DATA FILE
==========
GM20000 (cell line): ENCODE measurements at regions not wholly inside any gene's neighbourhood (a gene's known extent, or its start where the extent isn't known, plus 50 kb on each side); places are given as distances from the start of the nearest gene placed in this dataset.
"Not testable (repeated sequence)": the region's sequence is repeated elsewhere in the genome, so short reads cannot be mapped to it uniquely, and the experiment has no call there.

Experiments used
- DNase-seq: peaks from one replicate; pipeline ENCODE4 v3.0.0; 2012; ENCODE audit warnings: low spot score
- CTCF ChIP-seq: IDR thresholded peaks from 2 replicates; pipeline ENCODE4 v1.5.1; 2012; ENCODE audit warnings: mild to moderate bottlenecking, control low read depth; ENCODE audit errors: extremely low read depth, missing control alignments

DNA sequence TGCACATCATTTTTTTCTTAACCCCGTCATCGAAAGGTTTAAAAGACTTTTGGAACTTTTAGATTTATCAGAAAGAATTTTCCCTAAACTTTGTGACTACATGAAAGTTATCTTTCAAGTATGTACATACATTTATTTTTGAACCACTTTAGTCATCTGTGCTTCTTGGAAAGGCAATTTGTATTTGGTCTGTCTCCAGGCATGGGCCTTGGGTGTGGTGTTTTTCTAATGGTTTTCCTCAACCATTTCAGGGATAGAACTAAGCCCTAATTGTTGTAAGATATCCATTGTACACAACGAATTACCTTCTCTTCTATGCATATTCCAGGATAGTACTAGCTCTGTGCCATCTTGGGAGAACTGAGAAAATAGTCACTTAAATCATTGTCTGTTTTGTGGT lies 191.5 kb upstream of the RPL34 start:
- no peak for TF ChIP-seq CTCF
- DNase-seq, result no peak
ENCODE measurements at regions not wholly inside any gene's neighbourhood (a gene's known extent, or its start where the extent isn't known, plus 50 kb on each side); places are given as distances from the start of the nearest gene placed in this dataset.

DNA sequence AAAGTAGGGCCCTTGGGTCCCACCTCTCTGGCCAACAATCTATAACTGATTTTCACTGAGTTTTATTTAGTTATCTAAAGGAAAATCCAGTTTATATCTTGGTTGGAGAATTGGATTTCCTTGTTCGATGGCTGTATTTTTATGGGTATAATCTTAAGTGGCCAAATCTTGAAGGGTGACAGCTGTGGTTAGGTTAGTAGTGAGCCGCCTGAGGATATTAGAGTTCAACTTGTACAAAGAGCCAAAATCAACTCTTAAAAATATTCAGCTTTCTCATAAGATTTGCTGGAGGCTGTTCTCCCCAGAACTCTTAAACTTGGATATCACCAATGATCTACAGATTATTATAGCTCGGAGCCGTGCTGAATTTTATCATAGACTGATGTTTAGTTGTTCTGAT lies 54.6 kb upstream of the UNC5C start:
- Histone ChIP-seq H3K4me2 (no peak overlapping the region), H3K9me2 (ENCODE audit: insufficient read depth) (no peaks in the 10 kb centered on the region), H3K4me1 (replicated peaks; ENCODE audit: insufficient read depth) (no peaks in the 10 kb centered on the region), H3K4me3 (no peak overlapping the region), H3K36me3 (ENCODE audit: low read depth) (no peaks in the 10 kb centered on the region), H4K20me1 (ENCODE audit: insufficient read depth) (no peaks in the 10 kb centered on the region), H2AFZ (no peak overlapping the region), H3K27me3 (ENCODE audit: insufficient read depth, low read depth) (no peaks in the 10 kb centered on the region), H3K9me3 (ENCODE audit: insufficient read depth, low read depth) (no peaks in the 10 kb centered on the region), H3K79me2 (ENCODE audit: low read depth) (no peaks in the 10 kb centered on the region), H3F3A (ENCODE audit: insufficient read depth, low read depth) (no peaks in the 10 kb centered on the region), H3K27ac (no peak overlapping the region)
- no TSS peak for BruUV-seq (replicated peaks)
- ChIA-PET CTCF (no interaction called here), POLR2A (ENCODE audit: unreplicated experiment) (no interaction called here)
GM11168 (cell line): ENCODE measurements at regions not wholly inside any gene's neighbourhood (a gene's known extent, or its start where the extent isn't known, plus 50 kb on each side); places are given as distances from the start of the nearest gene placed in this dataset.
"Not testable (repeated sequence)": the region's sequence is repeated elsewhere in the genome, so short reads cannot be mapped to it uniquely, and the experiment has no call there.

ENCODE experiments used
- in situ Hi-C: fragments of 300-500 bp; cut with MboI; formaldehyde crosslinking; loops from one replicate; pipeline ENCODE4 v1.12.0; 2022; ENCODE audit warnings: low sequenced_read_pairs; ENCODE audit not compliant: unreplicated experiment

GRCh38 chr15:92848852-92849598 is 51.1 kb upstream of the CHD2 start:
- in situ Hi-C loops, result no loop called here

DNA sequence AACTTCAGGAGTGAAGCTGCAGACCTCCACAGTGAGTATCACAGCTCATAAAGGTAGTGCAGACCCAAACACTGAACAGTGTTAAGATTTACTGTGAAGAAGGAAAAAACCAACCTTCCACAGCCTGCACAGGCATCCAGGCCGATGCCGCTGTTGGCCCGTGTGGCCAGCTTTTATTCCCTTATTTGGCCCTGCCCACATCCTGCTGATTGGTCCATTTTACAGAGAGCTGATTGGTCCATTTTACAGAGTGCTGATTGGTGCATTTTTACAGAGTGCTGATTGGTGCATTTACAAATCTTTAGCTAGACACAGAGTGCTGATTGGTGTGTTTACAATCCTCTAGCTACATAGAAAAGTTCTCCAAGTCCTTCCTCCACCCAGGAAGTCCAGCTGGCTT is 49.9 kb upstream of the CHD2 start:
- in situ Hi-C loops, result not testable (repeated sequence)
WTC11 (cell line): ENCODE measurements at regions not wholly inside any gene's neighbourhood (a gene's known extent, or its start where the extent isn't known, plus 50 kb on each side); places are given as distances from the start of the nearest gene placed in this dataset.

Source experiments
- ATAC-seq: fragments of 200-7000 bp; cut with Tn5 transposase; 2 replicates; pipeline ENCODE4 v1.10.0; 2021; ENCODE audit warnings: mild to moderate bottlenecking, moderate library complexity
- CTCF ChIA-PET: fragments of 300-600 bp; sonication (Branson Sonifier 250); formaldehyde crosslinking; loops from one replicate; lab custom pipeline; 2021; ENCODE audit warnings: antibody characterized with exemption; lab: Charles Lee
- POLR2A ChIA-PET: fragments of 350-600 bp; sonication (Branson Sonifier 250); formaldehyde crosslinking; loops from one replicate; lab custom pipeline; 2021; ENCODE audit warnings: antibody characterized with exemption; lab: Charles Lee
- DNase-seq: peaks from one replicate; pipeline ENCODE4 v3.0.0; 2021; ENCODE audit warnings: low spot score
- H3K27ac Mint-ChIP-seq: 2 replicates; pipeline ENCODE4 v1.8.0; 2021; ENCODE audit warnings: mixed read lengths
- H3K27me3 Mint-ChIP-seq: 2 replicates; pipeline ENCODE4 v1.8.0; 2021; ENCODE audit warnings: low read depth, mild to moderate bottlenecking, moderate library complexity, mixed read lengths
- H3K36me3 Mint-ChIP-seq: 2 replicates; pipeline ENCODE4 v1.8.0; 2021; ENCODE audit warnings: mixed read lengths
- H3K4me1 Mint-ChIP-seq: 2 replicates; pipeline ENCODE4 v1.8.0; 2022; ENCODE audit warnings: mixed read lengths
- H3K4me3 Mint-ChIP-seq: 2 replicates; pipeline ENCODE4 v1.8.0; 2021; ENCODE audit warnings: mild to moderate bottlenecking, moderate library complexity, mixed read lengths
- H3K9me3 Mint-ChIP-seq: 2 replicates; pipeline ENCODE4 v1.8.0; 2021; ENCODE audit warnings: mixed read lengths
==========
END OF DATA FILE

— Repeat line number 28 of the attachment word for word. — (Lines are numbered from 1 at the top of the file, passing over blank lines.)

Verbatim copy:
- H3K27ac Mint-ChIP-seq: 2 replicates; pipeline ENCODE4 v1.8.0; 2021; ENCODE audit warnings: mixed read lengths